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Defendant Philipp K. and his lawyers David Muehlberger and Sascha Marks wait in a court room in Munich, Germany, August 28, 2017. REUTERS/Christof Stache/POOL(reuters_tickers)
BERLIN (Reuters) - A 32-year-old German man admitted in court on Monday that he sold the weapon used by a teenage gunman who killed nine people in Munich last year, a court spokesman said, adding that the defendant told relatives he felt sorry for his actions.
David Ali Sonboly, 18, killed nine people before shooting himself dead. Another 27 people were injured. Police concluded the German-born Sonboly was a deranged lone gunman obsessed with mass killings who drew no inspiration from Islamist militancy.
The Munich public prosecutor's office has charged the accused, identified only as Philipp K., as is customary in German law, with selling weapons illegally and nine counts of negligent homicide as well as five counts of negligently causing grievous bodily harm.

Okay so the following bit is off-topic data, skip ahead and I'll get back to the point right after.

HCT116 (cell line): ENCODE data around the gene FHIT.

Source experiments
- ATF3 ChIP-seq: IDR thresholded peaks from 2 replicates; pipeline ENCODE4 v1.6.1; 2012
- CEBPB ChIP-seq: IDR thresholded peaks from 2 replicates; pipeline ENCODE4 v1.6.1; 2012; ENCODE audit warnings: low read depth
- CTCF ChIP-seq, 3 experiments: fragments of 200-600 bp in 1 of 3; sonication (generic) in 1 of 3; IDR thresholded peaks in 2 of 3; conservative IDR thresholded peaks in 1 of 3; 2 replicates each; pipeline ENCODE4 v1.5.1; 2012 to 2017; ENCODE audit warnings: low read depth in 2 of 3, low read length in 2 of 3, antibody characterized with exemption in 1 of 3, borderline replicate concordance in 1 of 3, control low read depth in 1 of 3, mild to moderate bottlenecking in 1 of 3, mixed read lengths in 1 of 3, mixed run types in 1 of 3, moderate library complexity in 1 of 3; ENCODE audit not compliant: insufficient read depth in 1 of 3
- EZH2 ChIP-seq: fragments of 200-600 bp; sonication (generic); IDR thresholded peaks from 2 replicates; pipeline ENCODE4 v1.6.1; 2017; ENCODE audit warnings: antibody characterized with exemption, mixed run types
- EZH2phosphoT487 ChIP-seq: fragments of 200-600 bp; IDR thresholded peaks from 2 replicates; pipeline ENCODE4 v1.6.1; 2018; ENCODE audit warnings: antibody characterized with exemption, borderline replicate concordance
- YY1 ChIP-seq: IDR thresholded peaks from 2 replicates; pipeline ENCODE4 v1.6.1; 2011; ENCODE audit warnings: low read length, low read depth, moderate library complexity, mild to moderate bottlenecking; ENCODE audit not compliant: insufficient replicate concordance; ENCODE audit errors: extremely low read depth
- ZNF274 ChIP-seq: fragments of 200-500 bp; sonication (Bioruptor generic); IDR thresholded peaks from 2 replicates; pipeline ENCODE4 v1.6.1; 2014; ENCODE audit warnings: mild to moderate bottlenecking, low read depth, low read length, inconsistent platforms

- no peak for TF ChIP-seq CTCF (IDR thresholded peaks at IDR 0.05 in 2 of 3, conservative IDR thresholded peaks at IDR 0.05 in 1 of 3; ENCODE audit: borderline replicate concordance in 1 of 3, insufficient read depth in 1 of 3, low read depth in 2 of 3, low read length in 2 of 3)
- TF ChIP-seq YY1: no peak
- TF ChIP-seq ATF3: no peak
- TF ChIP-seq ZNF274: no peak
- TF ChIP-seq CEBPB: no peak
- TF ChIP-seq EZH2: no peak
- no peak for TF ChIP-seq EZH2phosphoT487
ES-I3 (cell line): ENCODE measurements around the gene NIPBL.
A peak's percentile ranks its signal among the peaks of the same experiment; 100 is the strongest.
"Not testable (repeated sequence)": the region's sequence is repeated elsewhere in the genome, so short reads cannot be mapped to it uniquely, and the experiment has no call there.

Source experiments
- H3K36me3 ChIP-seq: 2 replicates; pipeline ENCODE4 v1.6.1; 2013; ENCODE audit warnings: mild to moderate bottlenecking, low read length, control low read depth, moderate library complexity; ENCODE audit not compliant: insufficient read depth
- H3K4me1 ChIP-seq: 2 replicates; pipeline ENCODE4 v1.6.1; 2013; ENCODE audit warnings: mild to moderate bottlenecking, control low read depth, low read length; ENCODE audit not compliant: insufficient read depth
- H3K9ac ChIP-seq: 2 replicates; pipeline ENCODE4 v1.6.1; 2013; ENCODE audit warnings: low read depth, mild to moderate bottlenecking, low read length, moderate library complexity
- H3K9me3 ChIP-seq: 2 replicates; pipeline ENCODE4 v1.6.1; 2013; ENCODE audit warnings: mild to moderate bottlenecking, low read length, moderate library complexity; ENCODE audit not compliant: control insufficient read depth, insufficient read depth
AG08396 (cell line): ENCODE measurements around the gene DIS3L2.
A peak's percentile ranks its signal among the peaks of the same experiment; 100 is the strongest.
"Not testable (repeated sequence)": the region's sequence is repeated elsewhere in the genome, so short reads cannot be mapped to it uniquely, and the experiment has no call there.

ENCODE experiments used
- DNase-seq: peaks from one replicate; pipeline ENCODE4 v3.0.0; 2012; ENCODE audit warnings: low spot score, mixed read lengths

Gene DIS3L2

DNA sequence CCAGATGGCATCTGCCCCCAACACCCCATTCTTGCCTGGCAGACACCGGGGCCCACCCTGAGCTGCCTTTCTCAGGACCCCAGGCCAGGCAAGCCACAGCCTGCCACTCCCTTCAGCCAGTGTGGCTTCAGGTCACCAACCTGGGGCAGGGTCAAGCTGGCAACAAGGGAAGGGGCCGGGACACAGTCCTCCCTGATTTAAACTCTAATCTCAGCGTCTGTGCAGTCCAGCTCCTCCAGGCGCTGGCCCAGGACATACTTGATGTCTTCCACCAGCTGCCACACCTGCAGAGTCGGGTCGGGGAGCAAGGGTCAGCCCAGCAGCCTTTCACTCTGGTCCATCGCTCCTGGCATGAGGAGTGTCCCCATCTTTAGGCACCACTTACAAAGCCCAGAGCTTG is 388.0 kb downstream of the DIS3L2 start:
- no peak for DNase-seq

"A written statement was read, acknowledging that the accused had traded with weapons. The defendant expressed his regret that one of these firearms was used in the rampage here in Munich," court spokesman Florian Gliwitzky said.
"He offered his apologies to the relatives and with this, he also expressed that he was regretting his actions."
A spokeswoman for the public prosecutor said the suspect so far only had admitted to the charge of selling weapons illegally. She added that evidence revealed during the hearing showed that the suspect had far-right attitudes.
A defence lawyer said his client would not give any more statements in the course of the trial.
Authorities arrested the man in Marburg, about 100 km (65 miles) north of Frankfurt a year ago, after contacting him on the so-called "dark net" and posing as buyers for an automatic weapon and a Glock 17 pistol for 8,000 euros (7,388 pounds).
During a sting operation, the suspected arms dealer said he had sold the 18-year-old Iranian-German another Glock 17 pistol during a meeting in Marburg, followed by 350 rounds of ammunition during a second meeting.
Authorities around Europe are concerned that secretive marketplaces make it too easy for criminals and militants to obtain weaponry that has traditionally been highly regulated across Europe.
(Reporting by Reuters TV; Writing by Michael Nienaber; Editing by Alison Williams)